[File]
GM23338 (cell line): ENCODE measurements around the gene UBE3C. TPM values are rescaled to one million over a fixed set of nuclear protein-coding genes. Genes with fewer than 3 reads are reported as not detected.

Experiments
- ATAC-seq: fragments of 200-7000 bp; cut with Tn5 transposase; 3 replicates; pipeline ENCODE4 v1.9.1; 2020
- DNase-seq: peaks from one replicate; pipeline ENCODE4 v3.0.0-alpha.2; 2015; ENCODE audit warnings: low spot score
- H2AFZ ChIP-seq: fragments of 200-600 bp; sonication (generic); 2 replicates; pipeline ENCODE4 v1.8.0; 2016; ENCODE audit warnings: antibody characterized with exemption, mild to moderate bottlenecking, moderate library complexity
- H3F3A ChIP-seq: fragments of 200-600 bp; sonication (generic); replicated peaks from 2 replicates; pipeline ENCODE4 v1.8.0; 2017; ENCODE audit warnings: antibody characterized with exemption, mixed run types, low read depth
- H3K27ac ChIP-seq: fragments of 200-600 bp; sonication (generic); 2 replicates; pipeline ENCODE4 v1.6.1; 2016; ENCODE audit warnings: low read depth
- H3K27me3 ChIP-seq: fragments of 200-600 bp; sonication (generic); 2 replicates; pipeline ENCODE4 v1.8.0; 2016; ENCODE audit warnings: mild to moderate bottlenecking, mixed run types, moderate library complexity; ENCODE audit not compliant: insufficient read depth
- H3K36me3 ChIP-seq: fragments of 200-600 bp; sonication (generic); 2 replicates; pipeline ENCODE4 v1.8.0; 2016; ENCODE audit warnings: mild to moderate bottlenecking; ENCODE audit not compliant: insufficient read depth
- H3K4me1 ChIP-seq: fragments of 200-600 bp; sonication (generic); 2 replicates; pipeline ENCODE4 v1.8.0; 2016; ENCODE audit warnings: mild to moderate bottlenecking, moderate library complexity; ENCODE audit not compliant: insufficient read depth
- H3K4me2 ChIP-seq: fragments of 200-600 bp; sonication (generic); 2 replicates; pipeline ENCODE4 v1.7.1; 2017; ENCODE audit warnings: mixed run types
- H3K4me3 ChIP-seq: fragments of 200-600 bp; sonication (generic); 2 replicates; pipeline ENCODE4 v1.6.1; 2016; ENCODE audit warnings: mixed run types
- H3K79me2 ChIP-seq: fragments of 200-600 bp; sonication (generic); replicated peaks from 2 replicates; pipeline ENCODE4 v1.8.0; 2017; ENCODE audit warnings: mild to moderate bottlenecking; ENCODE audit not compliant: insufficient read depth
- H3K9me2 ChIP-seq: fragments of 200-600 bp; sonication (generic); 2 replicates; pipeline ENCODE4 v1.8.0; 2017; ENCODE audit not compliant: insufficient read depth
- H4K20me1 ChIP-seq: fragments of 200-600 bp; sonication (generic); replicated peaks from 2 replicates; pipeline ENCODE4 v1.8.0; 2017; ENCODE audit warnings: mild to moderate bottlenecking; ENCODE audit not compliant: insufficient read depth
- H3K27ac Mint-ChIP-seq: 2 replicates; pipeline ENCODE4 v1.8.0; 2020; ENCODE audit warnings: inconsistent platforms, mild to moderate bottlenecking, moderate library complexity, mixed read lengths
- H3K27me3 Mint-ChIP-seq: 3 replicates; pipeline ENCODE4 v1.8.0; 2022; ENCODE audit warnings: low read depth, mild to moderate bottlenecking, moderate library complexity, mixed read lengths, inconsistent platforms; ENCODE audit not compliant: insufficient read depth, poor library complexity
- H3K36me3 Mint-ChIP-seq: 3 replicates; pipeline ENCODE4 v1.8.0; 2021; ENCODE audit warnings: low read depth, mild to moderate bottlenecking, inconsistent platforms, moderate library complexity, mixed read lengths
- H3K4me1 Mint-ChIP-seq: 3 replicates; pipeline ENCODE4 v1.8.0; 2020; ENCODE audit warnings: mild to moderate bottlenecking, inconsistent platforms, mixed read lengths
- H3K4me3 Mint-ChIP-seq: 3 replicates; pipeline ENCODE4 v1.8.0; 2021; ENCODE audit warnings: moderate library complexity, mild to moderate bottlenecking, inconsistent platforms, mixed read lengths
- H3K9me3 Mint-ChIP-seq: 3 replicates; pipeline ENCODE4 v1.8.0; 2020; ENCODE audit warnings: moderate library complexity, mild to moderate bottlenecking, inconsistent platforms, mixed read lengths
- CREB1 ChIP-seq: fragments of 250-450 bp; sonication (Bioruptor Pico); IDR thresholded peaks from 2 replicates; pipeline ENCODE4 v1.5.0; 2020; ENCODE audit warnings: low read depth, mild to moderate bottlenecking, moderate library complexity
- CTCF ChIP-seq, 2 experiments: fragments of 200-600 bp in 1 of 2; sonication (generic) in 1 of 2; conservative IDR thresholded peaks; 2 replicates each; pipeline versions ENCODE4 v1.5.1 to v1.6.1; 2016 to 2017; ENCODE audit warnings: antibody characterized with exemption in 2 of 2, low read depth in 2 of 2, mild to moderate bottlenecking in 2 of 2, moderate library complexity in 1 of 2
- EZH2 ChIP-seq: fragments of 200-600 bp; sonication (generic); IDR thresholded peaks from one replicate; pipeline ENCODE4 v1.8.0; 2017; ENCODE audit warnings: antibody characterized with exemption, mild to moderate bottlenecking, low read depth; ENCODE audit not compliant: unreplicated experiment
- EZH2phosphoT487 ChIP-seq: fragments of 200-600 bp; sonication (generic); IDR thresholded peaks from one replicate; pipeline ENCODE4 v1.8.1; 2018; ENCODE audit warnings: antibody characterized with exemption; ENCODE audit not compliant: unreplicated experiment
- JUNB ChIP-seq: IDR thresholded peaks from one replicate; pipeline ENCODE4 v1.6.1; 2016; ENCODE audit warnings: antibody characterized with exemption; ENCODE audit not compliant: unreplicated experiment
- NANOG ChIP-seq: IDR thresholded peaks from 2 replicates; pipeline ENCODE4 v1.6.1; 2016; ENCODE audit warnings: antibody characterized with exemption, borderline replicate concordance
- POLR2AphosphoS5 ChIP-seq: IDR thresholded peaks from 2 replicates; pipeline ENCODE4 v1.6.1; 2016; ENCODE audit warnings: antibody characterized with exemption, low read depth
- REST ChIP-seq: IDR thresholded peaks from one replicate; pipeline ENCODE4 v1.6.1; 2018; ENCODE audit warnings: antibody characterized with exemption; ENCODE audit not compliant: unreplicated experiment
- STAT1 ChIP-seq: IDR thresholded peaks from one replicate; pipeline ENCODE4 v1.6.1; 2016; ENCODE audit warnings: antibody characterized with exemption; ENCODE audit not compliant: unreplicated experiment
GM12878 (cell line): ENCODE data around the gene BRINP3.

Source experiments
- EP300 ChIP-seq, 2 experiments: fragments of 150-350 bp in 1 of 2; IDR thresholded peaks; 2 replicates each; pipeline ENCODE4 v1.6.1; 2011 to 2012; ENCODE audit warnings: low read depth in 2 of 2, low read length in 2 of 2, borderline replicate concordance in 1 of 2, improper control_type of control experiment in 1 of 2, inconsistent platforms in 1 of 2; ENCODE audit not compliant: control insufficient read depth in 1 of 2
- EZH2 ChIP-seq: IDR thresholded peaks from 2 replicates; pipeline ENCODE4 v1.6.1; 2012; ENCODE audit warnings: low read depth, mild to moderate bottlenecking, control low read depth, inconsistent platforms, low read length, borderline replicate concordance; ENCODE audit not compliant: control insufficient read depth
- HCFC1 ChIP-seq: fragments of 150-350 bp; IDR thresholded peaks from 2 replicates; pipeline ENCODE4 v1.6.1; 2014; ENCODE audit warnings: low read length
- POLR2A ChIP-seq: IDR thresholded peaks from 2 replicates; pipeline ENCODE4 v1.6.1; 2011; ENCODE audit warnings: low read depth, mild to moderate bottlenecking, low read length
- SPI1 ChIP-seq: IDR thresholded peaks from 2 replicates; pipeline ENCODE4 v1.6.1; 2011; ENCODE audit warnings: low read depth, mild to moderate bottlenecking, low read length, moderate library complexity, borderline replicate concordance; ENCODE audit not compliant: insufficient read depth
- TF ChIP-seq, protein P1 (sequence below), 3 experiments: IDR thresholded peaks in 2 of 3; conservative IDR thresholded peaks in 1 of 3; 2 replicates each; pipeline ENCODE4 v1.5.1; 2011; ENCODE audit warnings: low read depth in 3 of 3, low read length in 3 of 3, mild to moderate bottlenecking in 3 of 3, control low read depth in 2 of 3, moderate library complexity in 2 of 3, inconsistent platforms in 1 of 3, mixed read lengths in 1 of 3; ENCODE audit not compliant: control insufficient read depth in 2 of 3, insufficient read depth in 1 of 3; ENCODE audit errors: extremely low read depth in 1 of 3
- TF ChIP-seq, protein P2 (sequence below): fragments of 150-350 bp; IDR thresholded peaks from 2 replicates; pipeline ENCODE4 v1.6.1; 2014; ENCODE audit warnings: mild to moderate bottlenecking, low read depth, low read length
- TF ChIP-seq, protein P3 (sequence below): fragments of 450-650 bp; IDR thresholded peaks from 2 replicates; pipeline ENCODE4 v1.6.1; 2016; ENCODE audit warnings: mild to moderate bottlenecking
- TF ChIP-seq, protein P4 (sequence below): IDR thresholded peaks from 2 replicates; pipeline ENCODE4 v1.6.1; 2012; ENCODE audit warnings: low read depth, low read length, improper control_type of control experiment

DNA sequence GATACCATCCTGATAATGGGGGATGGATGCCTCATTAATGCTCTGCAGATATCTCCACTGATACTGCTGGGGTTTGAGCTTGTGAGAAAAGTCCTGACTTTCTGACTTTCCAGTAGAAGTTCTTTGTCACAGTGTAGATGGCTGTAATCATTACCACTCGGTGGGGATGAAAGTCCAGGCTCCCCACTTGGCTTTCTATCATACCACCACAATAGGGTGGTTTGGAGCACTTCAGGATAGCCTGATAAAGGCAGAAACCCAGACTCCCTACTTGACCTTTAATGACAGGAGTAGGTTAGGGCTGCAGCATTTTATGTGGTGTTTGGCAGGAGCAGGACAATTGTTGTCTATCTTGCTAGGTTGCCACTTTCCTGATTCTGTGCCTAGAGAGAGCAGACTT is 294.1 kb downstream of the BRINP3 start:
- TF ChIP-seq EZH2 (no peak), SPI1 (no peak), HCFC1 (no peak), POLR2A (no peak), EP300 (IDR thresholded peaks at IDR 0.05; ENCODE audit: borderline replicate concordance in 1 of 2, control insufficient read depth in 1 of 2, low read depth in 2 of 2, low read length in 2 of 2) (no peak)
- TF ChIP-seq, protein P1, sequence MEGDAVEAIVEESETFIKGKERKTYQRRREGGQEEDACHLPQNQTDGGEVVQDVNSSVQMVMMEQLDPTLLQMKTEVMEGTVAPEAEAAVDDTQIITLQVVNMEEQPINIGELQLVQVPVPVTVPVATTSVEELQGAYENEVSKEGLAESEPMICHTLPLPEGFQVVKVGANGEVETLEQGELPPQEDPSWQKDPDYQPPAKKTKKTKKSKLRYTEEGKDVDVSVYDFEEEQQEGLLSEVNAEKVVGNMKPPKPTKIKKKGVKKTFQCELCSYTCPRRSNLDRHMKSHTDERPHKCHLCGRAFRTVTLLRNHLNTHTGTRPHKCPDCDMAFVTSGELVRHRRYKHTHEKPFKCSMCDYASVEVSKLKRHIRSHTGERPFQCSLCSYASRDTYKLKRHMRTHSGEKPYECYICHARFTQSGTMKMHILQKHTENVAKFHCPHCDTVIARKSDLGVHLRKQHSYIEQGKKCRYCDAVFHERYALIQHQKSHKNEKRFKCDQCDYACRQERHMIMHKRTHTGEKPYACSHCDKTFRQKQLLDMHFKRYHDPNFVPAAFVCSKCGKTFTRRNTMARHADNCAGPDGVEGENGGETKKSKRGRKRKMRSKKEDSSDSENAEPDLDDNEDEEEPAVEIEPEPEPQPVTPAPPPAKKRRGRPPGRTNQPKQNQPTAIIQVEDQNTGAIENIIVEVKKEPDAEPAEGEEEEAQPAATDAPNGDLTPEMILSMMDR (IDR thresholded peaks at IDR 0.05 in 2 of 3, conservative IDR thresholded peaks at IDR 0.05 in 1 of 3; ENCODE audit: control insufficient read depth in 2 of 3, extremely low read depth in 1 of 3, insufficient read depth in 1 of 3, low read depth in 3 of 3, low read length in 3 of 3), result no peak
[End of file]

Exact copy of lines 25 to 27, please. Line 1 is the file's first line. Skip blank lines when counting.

- EZH2phosphoT487 ChIP-seq: fragments of 200-600 bp; sonication (generic); IDR thresholded peaks from one replicate; pipeline ENCODE4 v1.8.1; 2018; ENCODE audit warnings: antibody characterized with exemption; ENCODE audit not compliant: unreplicated experiment
- JUNB ChIP-seq: IDR thresholded peaks from one replicate; pipeline ENCODE4 v1.6.1; 2016; ENCODE audit warnings: antibody characterized with exemption; ENCODE audit not compliant: unreplicated experiment
- NANOG ChIP-seq: IDR thresholded peaks from 2 replicates; pipeline ENCODE4 v1.6.1; 2016; ENCODE audit warnings: antibody characterized with exemption, borderline replicate concordance